• Keep your thermostat set as high during the night as you have it during the day to avoid pipes freezing.
  • Avoid driving.  If you must drive, make certain you have emergency supplies in your car.
  • Keep your radio nearby and listen for updates.
  • Stay Dry!  Change your clothes immediately if you get wet.
  • Use Flashlights before candles to avoid the risk of house fire.
  • If your pipes freeze, warm them with a hair dryer.  If you do not have power, wrap them in rags. Then, open all faucets and pour hot water over the pipes, starting where they were most exposed to the cold.
  • Use WD-40 on your snow shovel to make shoveling easier.
  • If the power goes out, put towels at the bottoms of doors that have gaps and cover single paned or drafty windows with blankets.  Close doors to un-needed rooms.
  • Again, if your power is out, especially for an extended time, dress in layers.  Put on tights and / or long underwear if you have it as the bottom layer and then add on more loose fitting, light weight clothing in lots of layers after that.  Mittens are warmer than gloves.  End with a tight pair of warm socks and a hoodie.  Keeping your head and feet warm is essential.  You can also cover your mouth with a scarf.  Also, EAT!  This will help your body produce more heat.
  • Have your entire family get in the same bed if possible to share warmth.  Grab some books and stay under the covers as much as possible!  Don’t let that heat out!
  • If an extended power outage is expected, put frozen food outside and refrigerated food in the garage.  These will likely be colder than your fridge (without power) after a day or so.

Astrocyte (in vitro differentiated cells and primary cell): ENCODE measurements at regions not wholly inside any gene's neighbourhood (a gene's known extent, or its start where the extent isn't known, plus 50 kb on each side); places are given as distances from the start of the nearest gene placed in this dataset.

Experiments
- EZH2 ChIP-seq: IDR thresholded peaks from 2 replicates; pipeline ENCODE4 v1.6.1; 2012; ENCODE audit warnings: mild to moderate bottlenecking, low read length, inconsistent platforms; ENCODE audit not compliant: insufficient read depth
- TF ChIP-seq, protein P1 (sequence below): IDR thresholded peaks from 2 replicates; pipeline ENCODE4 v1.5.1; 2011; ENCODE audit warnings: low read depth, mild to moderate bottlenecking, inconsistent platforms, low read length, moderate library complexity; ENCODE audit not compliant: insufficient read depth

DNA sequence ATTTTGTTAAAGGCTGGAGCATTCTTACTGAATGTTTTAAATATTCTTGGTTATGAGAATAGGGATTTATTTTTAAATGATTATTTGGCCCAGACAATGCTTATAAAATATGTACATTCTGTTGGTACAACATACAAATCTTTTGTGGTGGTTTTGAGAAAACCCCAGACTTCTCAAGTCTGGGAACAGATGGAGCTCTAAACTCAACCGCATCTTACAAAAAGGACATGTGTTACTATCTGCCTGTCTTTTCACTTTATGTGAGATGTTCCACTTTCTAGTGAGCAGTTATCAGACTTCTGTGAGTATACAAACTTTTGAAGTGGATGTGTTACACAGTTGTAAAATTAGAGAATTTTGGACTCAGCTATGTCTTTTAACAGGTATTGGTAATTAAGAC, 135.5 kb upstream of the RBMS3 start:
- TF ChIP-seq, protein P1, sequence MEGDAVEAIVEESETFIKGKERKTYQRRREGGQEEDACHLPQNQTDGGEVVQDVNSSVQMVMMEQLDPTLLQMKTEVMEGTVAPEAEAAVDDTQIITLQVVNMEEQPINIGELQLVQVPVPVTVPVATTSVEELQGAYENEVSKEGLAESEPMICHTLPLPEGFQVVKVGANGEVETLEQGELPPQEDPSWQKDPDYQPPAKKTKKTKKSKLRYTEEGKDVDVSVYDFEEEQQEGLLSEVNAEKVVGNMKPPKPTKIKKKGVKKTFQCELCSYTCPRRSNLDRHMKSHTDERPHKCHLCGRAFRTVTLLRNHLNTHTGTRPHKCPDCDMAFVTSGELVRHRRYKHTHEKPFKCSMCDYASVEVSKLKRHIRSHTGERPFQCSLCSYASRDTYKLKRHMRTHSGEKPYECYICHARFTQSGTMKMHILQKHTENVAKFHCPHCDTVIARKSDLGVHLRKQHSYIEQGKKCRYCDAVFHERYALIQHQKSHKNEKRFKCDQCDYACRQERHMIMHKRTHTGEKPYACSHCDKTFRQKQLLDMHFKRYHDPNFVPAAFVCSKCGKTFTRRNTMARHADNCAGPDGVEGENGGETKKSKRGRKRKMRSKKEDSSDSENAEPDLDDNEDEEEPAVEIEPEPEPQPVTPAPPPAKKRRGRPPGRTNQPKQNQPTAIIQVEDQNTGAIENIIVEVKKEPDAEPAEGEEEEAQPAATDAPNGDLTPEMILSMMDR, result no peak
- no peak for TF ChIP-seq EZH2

• Unplug any important electrical equipment to avoid a surge when power is restored.

Pet safety in cold weather

2/12/2018 (Permalink)

Cold Weather Pet Safety

 

Client Handout

You're probably already aware of the risks posed by warm weather and leaving pets in hot cars, but did you know that cold weather also poses serious threats to your pets' health?

Here are some tips to keep your pets safe during cold weather:

Winter wellness: Has your pet had his/her preventive care exam (wellness exam) yet? Cold weather may worsen some medical conditions such as arthritis. Your pet should be examined by a veterinarian at least once a year, and it's as good a time as any to get him/her checked out to make sure (s)he is ready and as healthy as possible for cold weather.

Know the limits: Just like people, pets' cold tolerance can vary from pet to pet based on their coat, body fat stores, activity level, and health. Be aware of your pet's tolerance for cold weather, and adjust accordingly. You will probably need to shorten your dog's walks in very cold weather to protect you both from weather-associated health risks. Arthritic and elderly pets may have more difficulty walking on snow and ice and may be more prone to slipping and falling. Long-haired or thick-coated dogs tend to be more cold-tolerant, but are still at risk in cold weather. Short-haired pets feel the cold faster because they have less protection, and short-legged pets may become cold faster because their bellies and bodies are more likely to come into contact with snow-covered ground. Pets with diabetes, heart disease, kidney disease, or hormonal imbalances (such as Cushing's disease) may have a harder time regulating their body temperature, and may be more susceptible to problems from temperature extremes. The same goes for very young and very old pets. If you need help determining your pet's temperature limits, consult your veterinarian.

Provide choices: Just like you, pets prefer comfortable sleeping places and may change their location based on their need for more or less warmth. Give them some safe options to allow them to vary their sleeping place to adjust to their needs.